Posted Apr 13, 2011 11:17 am CDT
A Texas law firm has sued a former client, contending that it is entitled to a “performance incentive bonus” of at least $18 million for achieving a global settlement of a family trust dispute below a threshold amount.
However, Albert G. Hill Jr. says he never agreed to pay Shamoun & Norman a bonus and was “in shock” when he discovered that his former personal attorney, solo Frances Johnson Wright of Dallas, had okayed the incentive when she engaged the law firm with his authorization, reports Texas Lawyer.
Shamoun & Norman sued Hill and several companies in 160th District Court in Dallas for fraud, breach of contract and fraudulent inducement. All the defendants deny the allegations and Hill is currently seeking more discovery concerning communications between Wright, who is not a defendant in the case, and the firm.
An attorney ethics expert tells the legal publication that the dispute will likely turn on whether Shamoun & Norman can prove that it had a written contract with Hill concerning the bonus payment, as required by Rule 1.04 of the Texas Disciplinary Rules of Professional Conduct.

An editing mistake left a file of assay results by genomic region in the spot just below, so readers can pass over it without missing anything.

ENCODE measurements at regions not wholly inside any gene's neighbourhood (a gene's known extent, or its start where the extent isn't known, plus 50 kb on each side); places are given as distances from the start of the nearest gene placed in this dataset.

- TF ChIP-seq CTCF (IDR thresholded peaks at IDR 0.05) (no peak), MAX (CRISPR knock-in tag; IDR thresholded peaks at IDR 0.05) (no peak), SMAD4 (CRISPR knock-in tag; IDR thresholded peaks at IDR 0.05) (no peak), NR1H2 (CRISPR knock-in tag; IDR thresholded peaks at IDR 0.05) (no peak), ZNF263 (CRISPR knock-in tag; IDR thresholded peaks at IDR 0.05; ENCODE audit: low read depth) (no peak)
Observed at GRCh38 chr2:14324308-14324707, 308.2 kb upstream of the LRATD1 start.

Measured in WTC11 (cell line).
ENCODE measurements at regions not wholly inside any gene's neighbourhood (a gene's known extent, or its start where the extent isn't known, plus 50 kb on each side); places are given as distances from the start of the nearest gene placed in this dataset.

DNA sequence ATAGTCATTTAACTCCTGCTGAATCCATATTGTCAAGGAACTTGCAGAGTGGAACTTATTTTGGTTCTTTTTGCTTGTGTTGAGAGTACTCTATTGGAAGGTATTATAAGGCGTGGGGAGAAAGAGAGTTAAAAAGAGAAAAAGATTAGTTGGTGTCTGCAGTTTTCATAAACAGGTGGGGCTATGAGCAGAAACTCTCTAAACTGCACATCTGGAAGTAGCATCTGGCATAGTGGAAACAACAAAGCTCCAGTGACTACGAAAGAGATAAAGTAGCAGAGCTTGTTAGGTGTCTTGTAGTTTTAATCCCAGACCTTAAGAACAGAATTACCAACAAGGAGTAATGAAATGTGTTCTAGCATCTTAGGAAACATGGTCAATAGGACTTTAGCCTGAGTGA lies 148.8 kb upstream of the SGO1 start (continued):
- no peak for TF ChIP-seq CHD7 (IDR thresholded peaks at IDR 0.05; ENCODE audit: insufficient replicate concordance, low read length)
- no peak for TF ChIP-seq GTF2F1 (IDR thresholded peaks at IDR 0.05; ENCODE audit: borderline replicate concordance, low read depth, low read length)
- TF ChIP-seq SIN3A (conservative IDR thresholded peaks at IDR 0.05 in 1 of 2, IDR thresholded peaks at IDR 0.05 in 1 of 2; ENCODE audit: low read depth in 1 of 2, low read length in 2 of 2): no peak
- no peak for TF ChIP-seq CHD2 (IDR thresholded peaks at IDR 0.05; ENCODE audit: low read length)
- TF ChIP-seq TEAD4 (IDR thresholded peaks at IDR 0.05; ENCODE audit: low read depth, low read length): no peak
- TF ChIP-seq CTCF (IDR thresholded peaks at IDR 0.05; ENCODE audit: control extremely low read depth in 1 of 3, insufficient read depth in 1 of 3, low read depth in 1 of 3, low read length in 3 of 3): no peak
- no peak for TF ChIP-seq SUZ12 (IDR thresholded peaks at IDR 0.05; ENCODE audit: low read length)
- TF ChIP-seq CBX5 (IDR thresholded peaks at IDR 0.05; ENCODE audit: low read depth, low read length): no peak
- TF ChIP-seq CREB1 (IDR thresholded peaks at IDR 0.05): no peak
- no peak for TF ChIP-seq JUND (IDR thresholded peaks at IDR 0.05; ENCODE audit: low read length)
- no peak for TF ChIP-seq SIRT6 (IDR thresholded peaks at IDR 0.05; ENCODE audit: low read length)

“Contingency fees have to be in writing. That’s just black letter Texas law,” says James McCormack, a solo practitioner in Austin. “Any fee that’s contingent on an event, or I guess, non-event, has to be in writing.”
However the firm’s Gregory Shamoun says it is black-letter contract law that an offer can be accepted by performance, which is what happened here. “I never asked him for a bonus,” he says of Hill. “The bonus was his idea, which I accepted.”